Vinegar is my go-to cleaner. To clean the toilet, let out the water and then pour in 2 cups of vinegar and let it sit for at least five minutes. Then brush and flush. To clean countertops, mix equal parts of water and vinegar in a spray bottle, then spray and wipe with a microfiber cloth or paper towel. To remove stains from Corian countertops and sinks, just rub with a Mr. Clean Magic Eraser sponge. It really does work like magic!

To clean a spill on your carpet, blot the excess with a clean, white towel. Then pour a little hydrogen peroxide on it and continue blotting until the stain is gone (or almost gone). Cover the area with a clean, white cloth and step on it to blot up as much moisture as you can. Then set something heavy like a skillet on top of the cloth and leave it overnight. I spilled red wine on our upholstered dinette bench the other night and following these directions, I got it out with no trouble at all.

One of the benefits of living in a small space is that it’s so much quicker to clean. I can clean my entire home now in less than 15 minutes. The trick to keeping it clean is to clean often. I wipe countertops daily, clean spills immediately, and vacuum three times a week. And I am always amazed how much dirt that little vacuum cleaner picks up! If you have pets, you’ll want to vacuum more often.

I promised in an earlier post that I would show you how I re-purposed clear plastic shoe boxes as storage containers. In the front of our coach, on each side, we have long, narrow, horizontal bins. I used three shoeboxes to organize and store various household items such as batteries, envelopes and stamps, tape, scissors, stapler, etc.

Front overhead storage

Front overhead storage

I used more shoeboxes in the bathroom in our medicine cabinet (the one on the center shelf in the photo below is labeled “First Aid”) and under the sink.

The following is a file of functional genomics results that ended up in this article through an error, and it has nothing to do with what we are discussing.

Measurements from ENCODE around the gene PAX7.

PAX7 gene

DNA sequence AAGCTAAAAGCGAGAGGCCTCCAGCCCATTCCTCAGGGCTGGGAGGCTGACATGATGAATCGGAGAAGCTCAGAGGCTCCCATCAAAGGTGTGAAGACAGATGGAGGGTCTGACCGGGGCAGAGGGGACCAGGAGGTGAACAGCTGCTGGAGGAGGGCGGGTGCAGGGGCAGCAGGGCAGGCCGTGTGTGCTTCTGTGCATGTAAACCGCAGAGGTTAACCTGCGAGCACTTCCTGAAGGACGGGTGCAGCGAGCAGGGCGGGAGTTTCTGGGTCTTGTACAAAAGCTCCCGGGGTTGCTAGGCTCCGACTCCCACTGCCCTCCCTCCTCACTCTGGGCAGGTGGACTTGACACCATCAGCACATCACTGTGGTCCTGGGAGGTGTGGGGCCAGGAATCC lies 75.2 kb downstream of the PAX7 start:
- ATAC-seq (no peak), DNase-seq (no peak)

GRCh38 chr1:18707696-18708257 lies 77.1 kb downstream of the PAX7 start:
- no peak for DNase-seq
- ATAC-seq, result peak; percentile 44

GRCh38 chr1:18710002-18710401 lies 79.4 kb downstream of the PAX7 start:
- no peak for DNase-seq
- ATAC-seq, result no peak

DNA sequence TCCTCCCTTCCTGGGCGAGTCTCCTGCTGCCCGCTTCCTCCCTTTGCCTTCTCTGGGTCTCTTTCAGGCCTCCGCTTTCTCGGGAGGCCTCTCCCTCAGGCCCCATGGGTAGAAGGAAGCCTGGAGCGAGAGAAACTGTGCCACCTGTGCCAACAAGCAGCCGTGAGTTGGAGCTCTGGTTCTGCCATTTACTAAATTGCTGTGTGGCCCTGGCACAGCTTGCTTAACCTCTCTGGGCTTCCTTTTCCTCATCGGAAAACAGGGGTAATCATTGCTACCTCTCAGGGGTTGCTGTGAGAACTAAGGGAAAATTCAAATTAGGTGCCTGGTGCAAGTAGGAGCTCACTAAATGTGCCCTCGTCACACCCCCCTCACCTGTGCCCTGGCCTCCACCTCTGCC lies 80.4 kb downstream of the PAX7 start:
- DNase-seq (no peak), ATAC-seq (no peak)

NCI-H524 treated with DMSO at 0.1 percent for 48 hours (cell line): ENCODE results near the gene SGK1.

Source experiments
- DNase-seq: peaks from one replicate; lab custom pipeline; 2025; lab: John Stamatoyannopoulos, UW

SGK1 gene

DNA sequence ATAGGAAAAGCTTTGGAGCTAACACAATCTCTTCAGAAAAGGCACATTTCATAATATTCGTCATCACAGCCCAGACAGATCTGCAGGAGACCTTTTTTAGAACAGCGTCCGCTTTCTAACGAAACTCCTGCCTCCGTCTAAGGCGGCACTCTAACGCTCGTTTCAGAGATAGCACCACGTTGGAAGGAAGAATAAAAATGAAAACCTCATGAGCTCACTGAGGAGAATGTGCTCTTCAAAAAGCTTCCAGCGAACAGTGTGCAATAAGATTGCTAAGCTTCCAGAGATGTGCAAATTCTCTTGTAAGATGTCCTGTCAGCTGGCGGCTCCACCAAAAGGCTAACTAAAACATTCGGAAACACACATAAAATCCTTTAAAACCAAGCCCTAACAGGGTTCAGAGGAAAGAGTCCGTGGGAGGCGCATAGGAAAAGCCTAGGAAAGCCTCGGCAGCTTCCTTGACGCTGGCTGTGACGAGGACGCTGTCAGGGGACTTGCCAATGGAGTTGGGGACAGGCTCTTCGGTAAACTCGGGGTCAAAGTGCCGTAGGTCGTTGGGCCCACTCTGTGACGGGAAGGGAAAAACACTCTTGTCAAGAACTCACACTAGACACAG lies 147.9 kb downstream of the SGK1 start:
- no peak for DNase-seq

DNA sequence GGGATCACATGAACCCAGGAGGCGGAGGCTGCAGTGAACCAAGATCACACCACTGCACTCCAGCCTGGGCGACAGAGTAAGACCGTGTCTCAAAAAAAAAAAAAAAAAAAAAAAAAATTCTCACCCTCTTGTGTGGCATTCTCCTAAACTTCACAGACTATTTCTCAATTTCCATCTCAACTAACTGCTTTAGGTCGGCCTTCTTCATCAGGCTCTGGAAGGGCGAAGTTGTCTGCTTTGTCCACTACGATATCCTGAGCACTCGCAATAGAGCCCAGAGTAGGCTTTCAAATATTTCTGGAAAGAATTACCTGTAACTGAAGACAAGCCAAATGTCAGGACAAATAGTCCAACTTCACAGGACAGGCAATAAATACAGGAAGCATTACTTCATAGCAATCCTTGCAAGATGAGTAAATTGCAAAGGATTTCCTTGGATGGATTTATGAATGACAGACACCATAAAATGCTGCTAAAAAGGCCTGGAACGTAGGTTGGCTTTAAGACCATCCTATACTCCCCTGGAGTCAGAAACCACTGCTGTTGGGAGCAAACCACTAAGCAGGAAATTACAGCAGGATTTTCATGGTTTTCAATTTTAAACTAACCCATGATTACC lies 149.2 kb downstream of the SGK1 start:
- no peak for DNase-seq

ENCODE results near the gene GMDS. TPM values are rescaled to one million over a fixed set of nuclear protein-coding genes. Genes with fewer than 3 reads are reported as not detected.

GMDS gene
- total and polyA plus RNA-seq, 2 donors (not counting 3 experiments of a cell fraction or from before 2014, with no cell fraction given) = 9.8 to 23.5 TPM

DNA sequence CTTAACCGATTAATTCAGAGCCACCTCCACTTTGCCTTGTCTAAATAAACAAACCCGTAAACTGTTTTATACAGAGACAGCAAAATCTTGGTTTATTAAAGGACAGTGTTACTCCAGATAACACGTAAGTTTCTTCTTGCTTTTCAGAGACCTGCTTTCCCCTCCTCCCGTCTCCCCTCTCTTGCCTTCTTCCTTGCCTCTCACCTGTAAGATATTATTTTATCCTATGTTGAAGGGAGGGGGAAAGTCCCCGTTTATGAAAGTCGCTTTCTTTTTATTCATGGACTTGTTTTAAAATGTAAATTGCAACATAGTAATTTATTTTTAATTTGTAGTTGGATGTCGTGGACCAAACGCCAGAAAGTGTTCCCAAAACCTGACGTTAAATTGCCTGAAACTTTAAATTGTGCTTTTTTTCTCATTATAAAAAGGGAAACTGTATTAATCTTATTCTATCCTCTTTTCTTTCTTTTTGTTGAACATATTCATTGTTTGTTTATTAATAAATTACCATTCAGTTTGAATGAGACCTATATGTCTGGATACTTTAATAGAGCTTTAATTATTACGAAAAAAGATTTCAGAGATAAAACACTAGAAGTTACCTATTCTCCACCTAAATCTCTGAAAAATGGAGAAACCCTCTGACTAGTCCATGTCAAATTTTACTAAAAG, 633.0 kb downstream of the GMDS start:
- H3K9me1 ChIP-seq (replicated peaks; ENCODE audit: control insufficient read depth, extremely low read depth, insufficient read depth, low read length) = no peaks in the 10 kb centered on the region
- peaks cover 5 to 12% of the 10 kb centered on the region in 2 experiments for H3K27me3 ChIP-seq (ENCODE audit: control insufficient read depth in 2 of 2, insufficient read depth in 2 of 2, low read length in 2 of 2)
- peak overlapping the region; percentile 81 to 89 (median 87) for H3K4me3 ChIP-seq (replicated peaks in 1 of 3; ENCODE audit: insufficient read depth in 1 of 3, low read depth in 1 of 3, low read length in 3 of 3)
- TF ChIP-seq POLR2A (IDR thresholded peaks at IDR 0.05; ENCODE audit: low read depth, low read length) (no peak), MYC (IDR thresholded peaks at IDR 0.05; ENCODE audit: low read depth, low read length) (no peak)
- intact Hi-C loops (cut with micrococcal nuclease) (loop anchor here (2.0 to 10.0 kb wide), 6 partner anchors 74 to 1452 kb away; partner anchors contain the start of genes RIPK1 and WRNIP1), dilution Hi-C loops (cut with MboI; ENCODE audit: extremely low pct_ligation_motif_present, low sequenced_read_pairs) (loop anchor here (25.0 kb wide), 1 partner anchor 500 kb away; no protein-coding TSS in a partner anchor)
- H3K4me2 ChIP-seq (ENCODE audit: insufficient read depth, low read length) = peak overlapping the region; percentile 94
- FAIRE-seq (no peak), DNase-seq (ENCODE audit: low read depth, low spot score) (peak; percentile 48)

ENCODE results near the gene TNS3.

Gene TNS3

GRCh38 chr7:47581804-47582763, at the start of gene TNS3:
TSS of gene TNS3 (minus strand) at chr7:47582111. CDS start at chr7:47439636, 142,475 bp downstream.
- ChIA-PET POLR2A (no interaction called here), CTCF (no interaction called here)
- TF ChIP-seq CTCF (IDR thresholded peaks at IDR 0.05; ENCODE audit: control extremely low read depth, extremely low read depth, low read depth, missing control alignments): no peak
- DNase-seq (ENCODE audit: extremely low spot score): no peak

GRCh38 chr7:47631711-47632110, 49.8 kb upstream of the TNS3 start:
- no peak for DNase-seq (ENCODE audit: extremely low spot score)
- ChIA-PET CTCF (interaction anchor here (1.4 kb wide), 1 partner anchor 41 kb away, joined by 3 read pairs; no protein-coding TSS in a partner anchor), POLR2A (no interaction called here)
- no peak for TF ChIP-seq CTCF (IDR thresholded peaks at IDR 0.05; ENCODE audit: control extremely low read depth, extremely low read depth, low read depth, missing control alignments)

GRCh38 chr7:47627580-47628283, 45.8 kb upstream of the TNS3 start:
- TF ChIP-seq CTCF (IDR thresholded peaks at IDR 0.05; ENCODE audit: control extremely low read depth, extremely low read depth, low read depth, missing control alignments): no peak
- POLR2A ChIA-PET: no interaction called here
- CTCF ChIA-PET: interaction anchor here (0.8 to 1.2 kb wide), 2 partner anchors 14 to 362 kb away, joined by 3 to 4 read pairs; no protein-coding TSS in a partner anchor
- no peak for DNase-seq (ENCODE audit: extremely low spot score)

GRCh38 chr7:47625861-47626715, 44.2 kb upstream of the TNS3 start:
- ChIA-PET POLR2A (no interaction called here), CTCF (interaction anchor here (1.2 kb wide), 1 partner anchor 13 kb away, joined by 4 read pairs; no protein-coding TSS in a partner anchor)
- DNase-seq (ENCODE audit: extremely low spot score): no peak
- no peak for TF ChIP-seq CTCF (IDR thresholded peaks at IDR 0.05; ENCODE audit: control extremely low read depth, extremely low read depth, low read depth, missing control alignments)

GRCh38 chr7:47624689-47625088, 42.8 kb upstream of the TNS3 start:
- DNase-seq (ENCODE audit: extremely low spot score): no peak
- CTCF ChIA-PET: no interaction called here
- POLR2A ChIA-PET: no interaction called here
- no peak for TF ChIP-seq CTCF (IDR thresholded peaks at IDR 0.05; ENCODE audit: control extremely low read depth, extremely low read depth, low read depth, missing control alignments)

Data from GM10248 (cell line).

Center bathroom cabinet

Center bathroom cabinet

In the bedroom, I store all of my undergarments and socks in two fabric bins I bought at Bed, Bath & Beyond. I use a Clever Container hanging jewelry organizer to store all of my earrings, pendants, and bracelets. And my necklaces are hung on the inside of the closet wall using 3M Command Adhesive hooks. I originally hung them on the back side of a cabinet door, but they banged around as we drove down the road – and every time I opened the door – so I moved them.

Jewelery storage

Jewelry storage (hanging organizer is pulled out so you can see it better)

Fabric storage bins

Fabric storage bins for undergarments

Also in the closet, we each have a tiered pants hanger. There is a bar that holds each pair in place that lifts up for easy removal and hanging. I like it. I also like the slim, grippy hangers I bought to replace all the plastic hangers I was using before. They do a great job of keeping clothes in place. And they don’t take up as much space.

Tiered pants hanger

Tiered pants hanger

What are some of your favorite cleaning and organizing tips for your RV or motorhome (or small house or apartment)?




Organizing and Eating Well

Donna here. Long before we left our “sticks-and-bricks” home, I ponied up to the challenge of organizing our motorhome for full-time living. We have about 300 square feet of living space in our coach – about the size of large hotel room or small hotel suite.

My first priority as chief cook was to organize our food storage. We have a pull-out pantry which is great, except that the low sides of the pantry baskets only allowed room to store a single layer of cans, leaving a lot of wasted space. So I got the idea to place two plastic magazine racks in one of the baskets which tripled the canned storage space on that “shelf.” In the organizing profession, we call that “re-purposing.” I was planning to get rid of the magazine racks, but instead put them to good use.